Organizations have always looked to employ the people who were thought to be the most suitable for the vacancy. They have recognised the important of the acquisition of talented individuals. In 1997, Mckinsey & Company coined the term of ‘war for talent’ as the name for their research on talent management practices and beliefs.

They reviewed the procedures companies in US were adopting on recruiting the best performing employees and they found that organizations were taking the aggressive competition for talented people. Employing the best talent had been realized to the competitive advantage of organizations. Managing the talent effectively was a challenge.

In some research, talent management is defined as the additional management process and opportunities that are used to made available to people in the organization who are considered to be talent. Ashton and Morton see that talent management is a strategic and holistic approach to both HR and business planning or a new route to organization effectiveness.

It can improve the people who own the performance and potential and are able to make a measurable change to the organization now and in future. Many organizations have put the talent management consist with business strategy. Thus, Ashton and Morton deem that the definition of talent management would be changed as the organization’s strategic priority changes.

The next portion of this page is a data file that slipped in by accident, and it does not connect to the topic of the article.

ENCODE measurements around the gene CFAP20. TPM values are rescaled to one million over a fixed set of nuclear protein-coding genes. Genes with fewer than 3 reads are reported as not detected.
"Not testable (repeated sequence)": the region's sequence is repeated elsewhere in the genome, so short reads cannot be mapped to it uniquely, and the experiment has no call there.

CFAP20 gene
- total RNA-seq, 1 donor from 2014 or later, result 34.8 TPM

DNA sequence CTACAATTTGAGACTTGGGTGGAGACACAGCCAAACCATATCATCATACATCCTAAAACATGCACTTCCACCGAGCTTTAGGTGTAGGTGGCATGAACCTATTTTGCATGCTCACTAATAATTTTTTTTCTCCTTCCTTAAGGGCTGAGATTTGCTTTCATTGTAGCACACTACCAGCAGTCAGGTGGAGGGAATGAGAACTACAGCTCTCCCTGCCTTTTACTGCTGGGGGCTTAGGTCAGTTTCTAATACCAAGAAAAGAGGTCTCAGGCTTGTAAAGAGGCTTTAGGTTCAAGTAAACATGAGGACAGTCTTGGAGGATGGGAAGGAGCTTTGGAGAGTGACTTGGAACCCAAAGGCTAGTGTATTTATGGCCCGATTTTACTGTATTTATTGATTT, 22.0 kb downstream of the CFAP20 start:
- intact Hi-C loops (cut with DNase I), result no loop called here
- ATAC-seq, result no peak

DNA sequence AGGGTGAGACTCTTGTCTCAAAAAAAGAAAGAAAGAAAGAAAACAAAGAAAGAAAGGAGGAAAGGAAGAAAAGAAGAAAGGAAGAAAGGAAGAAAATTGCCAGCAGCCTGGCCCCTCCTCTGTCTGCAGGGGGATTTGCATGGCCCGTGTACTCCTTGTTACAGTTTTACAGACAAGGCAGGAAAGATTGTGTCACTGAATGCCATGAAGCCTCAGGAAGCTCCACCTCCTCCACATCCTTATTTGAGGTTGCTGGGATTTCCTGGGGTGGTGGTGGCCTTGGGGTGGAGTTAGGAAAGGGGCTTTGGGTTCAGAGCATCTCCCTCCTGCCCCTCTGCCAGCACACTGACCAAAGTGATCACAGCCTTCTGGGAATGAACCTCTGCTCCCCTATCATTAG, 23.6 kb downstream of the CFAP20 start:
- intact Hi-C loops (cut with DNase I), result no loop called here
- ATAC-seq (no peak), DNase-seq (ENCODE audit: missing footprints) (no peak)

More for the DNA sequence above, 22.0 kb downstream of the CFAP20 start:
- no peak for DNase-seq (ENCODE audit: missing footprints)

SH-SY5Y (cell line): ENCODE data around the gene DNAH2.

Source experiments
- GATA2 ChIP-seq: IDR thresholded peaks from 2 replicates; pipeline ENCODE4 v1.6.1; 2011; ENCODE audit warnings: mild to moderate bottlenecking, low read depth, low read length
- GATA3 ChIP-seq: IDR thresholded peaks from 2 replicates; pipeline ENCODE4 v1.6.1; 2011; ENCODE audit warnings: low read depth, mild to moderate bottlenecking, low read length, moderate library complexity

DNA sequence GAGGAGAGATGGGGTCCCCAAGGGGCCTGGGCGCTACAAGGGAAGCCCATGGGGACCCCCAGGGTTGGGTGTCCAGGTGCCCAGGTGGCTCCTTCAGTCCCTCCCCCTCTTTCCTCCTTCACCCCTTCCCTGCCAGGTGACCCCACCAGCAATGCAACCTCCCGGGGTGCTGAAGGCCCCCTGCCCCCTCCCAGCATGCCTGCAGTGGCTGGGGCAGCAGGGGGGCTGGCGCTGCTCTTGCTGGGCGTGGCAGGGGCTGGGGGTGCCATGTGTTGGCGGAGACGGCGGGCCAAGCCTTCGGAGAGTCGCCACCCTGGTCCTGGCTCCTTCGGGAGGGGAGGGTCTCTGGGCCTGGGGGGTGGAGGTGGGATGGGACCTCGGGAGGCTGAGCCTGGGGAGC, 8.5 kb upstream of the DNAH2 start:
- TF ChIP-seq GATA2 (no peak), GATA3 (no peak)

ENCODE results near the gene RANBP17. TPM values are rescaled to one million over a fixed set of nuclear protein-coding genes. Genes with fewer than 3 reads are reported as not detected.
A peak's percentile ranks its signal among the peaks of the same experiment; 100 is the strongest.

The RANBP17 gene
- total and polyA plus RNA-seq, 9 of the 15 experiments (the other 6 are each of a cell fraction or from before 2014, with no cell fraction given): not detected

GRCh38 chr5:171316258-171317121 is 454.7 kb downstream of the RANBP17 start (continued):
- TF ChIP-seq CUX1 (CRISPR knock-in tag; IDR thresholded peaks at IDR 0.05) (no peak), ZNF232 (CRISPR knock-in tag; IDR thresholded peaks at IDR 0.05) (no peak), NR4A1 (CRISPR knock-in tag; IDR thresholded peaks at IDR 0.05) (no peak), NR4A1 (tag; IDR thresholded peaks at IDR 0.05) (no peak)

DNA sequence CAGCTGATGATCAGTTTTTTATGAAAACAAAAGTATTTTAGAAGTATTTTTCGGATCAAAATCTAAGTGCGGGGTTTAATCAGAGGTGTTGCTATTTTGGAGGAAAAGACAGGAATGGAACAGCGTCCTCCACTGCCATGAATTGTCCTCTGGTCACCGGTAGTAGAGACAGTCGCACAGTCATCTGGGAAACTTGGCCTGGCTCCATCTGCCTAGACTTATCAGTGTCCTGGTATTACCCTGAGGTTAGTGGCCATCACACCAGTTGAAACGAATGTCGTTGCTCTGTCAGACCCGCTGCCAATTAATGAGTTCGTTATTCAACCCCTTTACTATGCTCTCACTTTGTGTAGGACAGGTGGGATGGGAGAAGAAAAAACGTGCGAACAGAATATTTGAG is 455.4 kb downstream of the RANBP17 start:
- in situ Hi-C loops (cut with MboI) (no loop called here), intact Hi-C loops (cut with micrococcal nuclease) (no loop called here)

And the meaning of talent can be different between organizations or when an organization in different periods. Most of organizations think the talent, which is close to the definition of Ashton and Morton above, is referred to the individual with high performance and high potential. For other organization talent is seen to as a critical skills set which is hard to obtain in the labour market.

Talent management does not only just mean to attract people with high potential, developing, managing and retaining these individuals as part of the organization’s strategy for talent is also significant. Therefore, the organization needs to pay attention to the four areas of talent management: attracting, developing, managing and evaluate talent.

The ability to attract external talent depends on how the individual’s view for the organization or the industry it operates in and whether he or she shares the value of that organization. Talent management should be linked to other learning and development initiatives.

The active step, plan and activity are necessary to retain and engage talent required for the future health of the organization. In the last area, the evaluation of talent management is difficult, but it is also important to ensure that the investment on talent is meeting organizational needs.